That is, of course, an order of magnitude more than businesses actually make. This comes from people thinking, "Gee, well, I heard they double the price before they put it on the shelf, and I'm sure there's some costs in there so they don't get to pocket the whole 50%, so, I guess... 30%? Or 40%? Or..." And you average out those rectally-sourced guesses and 36% is where you land.
The problem is that "I'm sure there's some costs in there" grossly underestimates the reality. Back-of-the-napkin math, the real average take-home profit across all of retail is something resembling 5%. Five percent. I get a shiny nickel when you buy that dollar can of Coke. Or, more to the point, I split a nickel with my business partners. As Zoe Washburne said, "At last we can retire and give up this life of crime."
Different retail scale levels produce that profit differently, however, and are vulnerable to different pressures. Due to the alignment of ratios, big retail is about equally vulnerable to changes in occupancy costs, labor costs, and the cost of goods sold (COGS). Small retail is vulnerable to everything, but mostly to COGS, and extremely so. These days COGS for small retail are increasing at a frightening pace, against an MSRP that's printed right on the product a lot of the time and thus cannot be changed. Small retailers, especially in our industry, are being squeezed by manufacturers/publishers. And eventually some of us are going to pop. (As it happens, Funko POP! products are one of the contributors to this problem.)
Big retail has four primary buckets, each shorthanded to 25% of gross sales but in reality with some variance. Essentially:
- 25% of gross sales - Occupancy. A combination of rent/mortgage, utilities, licensing, maintenance, and so on.
- 25% of gross sales - Labor. Total payroll, not counting capital gains for shareholders.
- 25% of gross sales - Cost of goods sold (COGS). This means 75% of the price tag is markup at big retail, by the way.
- 25% of gross sales - "Bottom line." Includes debt service, capitalization, advertising and branding, litigation, taxes, and somewhere in there, around 3% to 8% final profit.
The 25% is good for visualization but in reality occupancy is slightly less, COGS is usually slightly more, and there exists all manner of room for creative accounting in "bottom line." Labor tends to land right at 25%, though. I apologize that I'm not citing a source on this, it's something I've learned so repeatedly and since so long ago I couldn't answer for it, and my Google-fu is failing me on locating a primary source.
The restaurant industry, by the way, is so much simpler:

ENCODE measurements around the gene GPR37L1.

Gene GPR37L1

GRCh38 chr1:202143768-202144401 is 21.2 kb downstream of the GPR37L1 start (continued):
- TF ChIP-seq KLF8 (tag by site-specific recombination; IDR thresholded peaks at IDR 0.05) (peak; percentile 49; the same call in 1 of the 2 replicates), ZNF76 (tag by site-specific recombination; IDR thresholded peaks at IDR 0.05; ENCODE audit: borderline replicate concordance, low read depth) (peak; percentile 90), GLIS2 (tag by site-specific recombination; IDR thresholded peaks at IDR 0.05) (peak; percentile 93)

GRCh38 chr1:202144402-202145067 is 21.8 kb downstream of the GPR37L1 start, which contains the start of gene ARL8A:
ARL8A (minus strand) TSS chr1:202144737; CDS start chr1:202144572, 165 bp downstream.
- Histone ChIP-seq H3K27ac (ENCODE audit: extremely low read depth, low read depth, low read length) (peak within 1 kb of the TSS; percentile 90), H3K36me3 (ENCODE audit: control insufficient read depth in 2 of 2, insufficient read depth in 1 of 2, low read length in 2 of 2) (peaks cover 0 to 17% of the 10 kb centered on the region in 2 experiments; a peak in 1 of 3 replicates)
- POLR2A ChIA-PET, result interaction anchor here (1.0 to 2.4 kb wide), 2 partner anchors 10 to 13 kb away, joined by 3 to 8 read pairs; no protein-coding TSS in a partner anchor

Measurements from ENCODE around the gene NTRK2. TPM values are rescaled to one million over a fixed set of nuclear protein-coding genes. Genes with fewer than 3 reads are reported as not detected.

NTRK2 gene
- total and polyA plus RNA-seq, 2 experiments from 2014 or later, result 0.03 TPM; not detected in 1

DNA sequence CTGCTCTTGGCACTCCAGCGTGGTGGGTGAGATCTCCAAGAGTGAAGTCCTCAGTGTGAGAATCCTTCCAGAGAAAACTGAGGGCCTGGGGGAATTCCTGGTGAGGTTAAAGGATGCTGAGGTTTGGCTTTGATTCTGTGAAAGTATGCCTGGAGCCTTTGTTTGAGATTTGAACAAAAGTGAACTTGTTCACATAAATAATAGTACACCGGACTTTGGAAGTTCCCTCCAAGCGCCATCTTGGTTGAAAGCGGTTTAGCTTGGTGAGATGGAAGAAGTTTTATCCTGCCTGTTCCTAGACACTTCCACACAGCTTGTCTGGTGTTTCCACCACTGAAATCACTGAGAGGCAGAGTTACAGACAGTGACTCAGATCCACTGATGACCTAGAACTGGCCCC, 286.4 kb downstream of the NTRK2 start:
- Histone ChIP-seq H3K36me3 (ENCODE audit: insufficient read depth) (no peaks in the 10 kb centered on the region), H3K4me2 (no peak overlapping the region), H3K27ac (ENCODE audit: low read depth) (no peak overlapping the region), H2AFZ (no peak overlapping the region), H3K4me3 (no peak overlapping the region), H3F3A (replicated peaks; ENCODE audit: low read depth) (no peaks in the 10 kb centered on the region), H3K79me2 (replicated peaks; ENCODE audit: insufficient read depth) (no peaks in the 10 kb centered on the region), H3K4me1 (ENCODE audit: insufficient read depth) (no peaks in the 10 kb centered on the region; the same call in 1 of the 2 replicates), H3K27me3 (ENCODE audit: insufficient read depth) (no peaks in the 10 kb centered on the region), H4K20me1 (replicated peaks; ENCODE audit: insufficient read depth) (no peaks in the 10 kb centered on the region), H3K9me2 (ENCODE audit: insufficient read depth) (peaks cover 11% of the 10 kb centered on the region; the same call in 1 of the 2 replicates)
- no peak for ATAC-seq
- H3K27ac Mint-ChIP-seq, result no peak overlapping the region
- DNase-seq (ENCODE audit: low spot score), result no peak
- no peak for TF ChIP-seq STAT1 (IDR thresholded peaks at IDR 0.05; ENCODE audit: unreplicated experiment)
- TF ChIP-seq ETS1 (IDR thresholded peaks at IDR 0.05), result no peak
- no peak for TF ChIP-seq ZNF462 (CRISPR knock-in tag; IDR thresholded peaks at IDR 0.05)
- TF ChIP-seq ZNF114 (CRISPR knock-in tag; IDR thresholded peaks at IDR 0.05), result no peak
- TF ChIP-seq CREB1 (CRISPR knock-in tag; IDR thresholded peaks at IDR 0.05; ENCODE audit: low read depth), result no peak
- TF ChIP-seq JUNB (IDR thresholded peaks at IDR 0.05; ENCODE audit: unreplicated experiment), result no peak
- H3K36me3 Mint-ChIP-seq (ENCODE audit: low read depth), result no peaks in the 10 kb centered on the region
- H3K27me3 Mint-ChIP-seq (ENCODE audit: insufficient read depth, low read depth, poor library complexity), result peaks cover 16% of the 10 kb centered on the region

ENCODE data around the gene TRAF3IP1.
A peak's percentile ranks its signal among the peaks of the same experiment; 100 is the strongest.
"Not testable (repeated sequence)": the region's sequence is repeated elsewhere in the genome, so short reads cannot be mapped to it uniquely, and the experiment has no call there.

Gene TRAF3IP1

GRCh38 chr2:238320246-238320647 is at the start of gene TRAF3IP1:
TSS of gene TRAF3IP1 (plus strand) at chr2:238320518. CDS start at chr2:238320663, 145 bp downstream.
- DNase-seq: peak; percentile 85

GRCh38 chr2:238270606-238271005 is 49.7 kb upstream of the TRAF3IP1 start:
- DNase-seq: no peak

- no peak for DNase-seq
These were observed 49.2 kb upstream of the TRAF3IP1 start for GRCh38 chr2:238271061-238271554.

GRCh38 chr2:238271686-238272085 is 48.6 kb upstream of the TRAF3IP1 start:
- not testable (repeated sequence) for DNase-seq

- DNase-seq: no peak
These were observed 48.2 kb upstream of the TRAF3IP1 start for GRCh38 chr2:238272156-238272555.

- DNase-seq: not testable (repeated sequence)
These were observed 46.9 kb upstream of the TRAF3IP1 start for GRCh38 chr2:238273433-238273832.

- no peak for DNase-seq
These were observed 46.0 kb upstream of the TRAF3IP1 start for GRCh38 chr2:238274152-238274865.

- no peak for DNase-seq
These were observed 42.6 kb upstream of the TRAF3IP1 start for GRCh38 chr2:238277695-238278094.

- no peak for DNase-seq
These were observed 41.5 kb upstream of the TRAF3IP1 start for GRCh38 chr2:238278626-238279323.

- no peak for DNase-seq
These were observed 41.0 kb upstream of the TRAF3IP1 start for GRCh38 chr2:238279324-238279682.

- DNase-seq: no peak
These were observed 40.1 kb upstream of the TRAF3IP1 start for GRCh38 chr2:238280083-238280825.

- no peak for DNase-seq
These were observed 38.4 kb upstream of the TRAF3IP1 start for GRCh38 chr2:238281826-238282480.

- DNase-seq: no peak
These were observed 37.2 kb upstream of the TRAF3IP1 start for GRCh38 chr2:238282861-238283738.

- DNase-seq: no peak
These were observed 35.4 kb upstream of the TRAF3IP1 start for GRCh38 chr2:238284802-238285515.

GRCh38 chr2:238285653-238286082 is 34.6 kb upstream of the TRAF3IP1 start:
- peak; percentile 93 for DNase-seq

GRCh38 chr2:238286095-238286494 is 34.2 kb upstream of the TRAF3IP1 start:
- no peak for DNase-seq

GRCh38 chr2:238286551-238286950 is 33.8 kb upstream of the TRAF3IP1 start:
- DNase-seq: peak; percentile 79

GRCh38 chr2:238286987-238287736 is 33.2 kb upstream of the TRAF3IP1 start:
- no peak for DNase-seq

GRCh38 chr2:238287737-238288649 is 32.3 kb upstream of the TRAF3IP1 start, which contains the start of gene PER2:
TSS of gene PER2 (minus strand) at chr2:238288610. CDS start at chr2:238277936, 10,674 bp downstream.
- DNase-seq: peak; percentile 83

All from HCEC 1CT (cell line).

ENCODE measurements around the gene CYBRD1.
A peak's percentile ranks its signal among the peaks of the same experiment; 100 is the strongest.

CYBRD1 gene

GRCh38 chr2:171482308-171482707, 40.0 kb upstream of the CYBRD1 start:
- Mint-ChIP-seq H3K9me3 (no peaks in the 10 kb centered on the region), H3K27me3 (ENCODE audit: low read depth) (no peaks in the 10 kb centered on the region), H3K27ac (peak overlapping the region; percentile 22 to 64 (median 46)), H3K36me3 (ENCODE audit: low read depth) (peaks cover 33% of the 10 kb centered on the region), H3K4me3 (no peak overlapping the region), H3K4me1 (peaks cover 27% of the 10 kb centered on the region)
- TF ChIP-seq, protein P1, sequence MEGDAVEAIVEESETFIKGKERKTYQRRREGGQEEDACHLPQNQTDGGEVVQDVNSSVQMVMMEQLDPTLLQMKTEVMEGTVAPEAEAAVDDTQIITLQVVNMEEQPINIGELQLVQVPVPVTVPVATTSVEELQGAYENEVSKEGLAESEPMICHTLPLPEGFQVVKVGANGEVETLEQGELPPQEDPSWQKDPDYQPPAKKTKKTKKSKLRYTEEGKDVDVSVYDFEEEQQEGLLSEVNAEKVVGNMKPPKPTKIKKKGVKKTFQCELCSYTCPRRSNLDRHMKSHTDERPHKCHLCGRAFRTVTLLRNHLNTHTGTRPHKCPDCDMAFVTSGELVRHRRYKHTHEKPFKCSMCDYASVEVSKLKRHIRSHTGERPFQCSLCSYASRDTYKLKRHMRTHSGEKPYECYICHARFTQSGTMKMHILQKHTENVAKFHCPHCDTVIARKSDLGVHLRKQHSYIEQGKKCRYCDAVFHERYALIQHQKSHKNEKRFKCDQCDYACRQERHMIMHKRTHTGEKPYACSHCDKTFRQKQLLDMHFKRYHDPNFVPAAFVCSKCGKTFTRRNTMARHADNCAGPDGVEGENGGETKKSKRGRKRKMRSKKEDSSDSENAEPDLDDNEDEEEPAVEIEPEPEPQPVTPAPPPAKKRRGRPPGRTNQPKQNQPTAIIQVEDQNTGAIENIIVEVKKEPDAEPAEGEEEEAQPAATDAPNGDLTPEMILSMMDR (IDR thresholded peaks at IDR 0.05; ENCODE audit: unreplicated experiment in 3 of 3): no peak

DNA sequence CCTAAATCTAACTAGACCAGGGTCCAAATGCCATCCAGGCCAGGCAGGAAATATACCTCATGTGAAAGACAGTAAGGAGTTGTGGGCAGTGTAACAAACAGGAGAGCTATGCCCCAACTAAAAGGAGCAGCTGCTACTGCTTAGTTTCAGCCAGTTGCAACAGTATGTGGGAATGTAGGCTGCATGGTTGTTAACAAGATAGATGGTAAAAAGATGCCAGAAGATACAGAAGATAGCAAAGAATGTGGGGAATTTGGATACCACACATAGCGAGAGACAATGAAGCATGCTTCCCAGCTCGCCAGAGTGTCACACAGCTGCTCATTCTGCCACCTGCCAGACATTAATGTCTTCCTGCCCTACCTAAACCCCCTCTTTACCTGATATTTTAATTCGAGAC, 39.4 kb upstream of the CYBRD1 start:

- 33% of gross sales - Food.
- 33% of gross sales - Labor.
- 33% of gross sales - Everything else.
Right away looking at the big retail cost buckets, you know small retail should be sunk because small retail pays so much more for COGS. We do make up some ground in the other areas, particularly when we rent downmarket or utilize other non-prime commercial space. Here is how that stuff breaks out for DSG and stores like it:
- 15%-17% of gross sales - Occupancy. Which is why there is no game store at the Scottsdale Quarter. Breakpoint (mall) rent is 8%, so your middle-of-the-bell-curve game store is probably paying about that, with the rest of occupancy coming from the other line items. Renting downmarket (a dump, in other words) definitely lowers the pressure, but introduces other problems.
- 22%-25% of gross sales - Labor. Try what you want, it's tough to escape this figure without being a one-worker shop. We sometimes shave a dollar here or there by virtue of attracting people who would rather make $9/hr with us than $10/hr at Wal-Mart.
- 50% of gross sales - COGS. More on this in a moment.
- 8%-13% of gross sales - "Bottom line." Which is why if you get into any significant debt as a hobby game or comic store, it's tough to see how you're going to make any money until you overcome that burden. Between cap, advertising and branding, and taxes, and God help you if you have to sue someone or defend a suit... yeah, you maybe put 3%-4% of gross into your pocket. You typically need a windfall to grow, expand inventory, or survive adverse finances.
So, COGS is the real ballgame, isn't it? And this is why it's so difficult when a customer expects us to give a big discount -- after all, we bought it for around half the price, right? What's so bad about ten percent? Well, that's all our profit and then some. That's a loss, actually. Do that enough times and we won't have to worry about discounting anymore, or showing up to open the door.